CoinGecko’s Crypto Cleanup: Thousands of ‘Dead’ Cryptos Removed

By Aaron Feuerstein January 17, 2024 In CoinGecko, Cryptocurrencies
  • CoinGecko, a major cryptocurrency data aggregator, has removed over 24,000 ‘dead’ cryptos from its platform.
  • This highlights the fact that over 50% of all crypto have failed, with the highest number of 5,724 perishing in 2021 alone.
  • CoinGecko deactivates cryptos based on criteria like lack of trading activity for over 30 days, fraudulent activities such as scams or ‘rug pulls’, and voluntary deactivation requests.

CoinGecko, one of the biggest crypto data aggregators, has removed more than 24,000 ‘dead’ cryptos from its website, a report shows. The report reveals that more than half of all cryptos have perished, over 7,500 in the last bull run alone.

Number of deactivated cryptocurrencies on CoinGecko, 2014 – 2023, source: CoinGecko

According to their research, 2021 was the hardest year, with 70% of cryptos dying, which accounts for 5,724coins and tokens. For comparison, the year with the second highest fatalities was 2022, with 3,520 or 60% of dead coins. 2023 marked a sharp decline, as only 10%, or 289, of coins died that year.

CoinGecko researchers determine whether a crypto is ‘dead’ or ‘failed’ based on specific criteria for its deactivation and delisting from their platform. This process is applied to all cryptos that have been listed on CoinGecko since 2014 up to the current year (2023).


CoinGecko’s Criteria

  • Lack of Trading Activity: If a crypto shows no trading activity for over 30 days, it is considered inactive and may be deactivated. This criterion helps identify coins or tokens that are no longer being traded in the market, which is a strong indicator of a ‘dead’ cryptocurrency.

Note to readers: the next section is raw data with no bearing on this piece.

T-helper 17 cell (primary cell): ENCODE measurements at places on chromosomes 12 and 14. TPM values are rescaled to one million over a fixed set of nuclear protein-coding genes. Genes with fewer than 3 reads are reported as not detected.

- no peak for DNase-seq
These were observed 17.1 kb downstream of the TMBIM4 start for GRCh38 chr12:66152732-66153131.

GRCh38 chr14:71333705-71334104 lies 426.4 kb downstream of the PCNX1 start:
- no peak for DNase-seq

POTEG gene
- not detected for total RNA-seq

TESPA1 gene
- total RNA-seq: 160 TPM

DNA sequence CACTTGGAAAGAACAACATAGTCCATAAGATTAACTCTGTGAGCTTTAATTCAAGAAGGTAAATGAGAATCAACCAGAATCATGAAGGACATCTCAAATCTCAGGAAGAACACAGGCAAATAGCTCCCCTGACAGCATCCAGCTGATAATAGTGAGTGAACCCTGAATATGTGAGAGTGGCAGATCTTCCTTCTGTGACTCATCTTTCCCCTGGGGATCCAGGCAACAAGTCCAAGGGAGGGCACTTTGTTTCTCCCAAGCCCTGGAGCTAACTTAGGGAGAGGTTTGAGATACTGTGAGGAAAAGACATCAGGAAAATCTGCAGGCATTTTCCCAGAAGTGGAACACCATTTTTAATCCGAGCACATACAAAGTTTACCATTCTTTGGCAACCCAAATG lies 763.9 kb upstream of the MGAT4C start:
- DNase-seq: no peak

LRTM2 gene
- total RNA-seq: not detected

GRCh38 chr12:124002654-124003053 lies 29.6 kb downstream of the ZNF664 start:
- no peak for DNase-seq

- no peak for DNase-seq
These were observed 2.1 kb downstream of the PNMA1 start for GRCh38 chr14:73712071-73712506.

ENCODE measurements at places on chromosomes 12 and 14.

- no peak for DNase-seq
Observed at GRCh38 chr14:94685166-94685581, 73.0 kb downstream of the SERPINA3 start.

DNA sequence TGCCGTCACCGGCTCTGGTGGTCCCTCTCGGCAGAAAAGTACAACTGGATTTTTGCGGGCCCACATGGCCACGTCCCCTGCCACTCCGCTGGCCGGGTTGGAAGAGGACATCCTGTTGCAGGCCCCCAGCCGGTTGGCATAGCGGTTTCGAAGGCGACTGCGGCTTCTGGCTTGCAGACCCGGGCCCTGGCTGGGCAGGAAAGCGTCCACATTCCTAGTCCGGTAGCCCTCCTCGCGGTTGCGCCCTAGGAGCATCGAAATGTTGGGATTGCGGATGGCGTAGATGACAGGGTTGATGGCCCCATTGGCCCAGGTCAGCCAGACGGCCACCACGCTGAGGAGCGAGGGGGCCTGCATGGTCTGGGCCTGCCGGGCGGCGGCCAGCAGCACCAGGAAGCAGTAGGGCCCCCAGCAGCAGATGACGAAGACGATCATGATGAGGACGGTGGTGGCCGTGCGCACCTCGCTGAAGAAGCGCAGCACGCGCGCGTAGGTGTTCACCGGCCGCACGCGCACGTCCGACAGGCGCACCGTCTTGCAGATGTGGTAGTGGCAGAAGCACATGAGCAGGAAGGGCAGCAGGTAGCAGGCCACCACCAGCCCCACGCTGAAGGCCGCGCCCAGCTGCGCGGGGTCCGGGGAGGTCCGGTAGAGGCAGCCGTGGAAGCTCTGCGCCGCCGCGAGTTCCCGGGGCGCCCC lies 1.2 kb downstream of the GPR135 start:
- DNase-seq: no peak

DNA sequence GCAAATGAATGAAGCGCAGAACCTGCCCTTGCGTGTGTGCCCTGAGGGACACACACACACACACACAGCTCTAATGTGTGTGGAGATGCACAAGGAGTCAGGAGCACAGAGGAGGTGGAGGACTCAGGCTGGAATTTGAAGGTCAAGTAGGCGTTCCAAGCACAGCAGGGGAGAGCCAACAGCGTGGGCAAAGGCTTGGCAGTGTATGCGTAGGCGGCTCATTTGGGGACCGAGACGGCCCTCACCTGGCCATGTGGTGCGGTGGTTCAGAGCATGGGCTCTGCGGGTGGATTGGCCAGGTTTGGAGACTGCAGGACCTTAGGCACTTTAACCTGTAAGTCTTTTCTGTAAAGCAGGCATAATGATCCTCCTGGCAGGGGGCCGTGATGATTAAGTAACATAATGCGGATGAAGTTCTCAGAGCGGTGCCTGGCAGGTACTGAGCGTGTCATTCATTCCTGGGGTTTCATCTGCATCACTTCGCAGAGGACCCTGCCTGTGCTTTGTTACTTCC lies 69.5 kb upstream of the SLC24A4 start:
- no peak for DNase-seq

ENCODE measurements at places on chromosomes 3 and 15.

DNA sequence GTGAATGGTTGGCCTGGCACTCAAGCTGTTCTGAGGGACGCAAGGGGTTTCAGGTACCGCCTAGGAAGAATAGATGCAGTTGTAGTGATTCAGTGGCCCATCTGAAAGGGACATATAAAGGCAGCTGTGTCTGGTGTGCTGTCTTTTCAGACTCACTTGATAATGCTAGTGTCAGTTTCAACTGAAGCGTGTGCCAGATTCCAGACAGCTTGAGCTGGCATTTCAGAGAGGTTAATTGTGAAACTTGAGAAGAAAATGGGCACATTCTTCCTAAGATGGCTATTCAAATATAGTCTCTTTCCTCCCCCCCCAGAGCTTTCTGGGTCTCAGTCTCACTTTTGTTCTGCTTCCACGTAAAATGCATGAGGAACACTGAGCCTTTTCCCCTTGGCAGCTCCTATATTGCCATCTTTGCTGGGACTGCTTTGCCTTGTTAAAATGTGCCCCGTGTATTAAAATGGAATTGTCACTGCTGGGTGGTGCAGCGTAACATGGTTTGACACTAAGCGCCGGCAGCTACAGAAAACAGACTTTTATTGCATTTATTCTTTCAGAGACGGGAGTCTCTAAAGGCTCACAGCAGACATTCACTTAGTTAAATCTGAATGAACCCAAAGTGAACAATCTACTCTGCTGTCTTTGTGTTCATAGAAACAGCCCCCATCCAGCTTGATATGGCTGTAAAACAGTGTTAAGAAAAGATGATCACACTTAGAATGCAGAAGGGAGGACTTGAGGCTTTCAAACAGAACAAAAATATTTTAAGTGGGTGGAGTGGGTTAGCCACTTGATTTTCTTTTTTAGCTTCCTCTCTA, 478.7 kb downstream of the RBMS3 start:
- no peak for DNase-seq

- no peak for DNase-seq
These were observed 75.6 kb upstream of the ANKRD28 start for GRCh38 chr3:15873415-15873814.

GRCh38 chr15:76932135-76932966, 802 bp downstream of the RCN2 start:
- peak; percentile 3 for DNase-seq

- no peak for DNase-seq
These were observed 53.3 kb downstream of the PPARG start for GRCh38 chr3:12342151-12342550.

• Fraudulent Activity: If a project is exposed as a scam or a ‘rug pull’ through news reports or direct reports to CoinGecko from credible sources, it will be deactivated. This criterion targets projects that have engaged in deceptive practices, betraying the trust of investors and users.
  • Voluntary Deactivation Requests: Sometimes, the project teams themselves request deactivation. This could be due to various reasons such as the team disbanding, rebranding, closing the project, or undergoing major token overhauls. Old tokens that become sufficiently illiquid or obsolete are also removed, in line with CoinGecko’s standards. This shows that not all deactivations are due to negative reasons; some are part of a project’s evolution or restructuring.

Aaron Feuerstein

Aaron Feuerstein

Aaron Feuerstein is a freelance writer based in Melbourne. His focus is on decentralised finance and the regulatory space surrounding blockchain. He holds a Master's in Accounting. When he is not studying the latest legal case, he enjoys his time as a modest but eager hobby cook.

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